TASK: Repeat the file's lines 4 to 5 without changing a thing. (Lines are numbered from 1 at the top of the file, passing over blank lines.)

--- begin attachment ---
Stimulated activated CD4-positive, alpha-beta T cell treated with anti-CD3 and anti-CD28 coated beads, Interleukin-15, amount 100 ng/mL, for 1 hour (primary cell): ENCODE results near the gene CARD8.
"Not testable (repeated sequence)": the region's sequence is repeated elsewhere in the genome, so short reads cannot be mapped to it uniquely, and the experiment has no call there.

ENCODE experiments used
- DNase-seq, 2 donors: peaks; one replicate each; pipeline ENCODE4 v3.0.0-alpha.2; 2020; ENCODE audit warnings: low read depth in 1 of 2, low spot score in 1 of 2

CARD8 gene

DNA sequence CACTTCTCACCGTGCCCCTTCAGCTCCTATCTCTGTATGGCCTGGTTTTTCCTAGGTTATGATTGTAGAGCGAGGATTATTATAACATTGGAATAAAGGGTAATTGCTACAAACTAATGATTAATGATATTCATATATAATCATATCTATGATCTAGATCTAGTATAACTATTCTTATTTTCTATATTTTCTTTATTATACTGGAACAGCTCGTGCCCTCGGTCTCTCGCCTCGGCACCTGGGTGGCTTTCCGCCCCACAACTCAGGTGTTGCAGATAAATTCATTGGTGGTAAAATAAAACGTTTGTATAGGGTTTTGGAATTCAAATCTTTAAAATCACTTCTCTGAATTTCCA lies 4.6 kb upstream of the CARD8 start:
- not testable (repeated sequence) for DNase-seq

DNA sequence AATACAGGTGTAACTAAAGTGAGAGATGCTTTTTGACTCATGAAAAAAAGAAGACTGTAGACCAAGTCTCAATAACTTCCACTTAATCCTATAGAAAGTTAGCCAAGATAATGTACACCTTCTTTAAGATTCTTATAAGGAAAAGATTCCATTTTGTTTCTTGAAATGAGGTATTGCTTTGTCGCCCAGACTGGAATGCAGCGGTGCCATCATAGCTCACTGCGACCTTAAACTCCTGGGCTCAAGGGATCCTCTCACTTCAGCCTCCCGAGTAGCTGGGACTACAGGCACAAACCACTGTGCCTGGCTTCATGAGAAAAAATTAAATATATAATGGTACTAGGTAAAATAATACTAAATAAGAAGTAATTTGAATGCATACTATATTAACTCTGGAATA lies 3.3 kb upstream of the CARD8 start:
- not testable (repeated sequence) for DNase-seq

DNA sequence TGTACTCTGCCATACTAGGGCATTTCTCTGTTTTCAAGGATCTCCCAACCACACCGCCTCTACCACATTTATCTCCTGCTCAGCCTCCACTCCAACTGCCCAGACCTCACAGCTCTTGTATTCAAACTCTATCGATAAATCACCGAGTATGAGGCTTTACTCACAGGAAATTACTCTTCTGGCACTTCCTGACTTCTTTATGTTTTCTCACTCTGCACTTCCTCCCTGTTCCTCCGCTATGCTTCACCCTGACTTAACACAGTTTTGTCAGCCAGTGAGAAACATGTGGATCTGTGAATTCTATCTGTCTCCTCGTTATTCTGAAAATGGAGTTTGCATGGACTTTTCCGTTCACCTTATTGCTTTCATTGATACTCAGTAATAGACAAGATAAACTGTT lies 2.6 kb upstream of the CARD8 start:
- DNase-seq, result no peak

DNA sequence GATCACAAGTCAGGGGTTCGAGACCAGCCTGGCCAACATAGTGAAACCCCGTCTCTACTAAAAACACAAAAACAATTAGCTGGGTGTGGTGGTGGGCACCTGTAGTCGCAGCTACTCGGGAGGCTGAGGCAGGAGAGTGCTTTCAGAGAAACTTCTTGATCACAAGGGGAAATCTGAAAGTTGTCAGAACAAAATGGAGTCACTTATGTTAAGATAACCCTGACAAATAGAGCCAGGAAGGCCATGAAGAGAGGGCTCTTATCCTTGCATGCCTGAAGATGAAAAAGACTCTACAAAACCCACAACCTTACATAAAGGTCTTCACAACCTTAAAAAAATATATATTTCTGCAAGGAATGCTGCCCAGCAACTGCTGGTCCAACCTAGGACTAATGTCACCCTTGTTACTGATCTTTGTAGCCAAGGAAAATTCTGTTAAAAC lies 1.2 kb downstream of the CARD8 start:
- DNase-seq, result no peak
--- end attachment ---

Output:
- DNase-seq, 2 donors: peaks; one replicate each; pipeline ENCODE4 v3.0.0-alpha.2; 2020; ENCODE audit warnings: low read depth in 1 of 2, low spot score in 1 of 2

CARD8 gene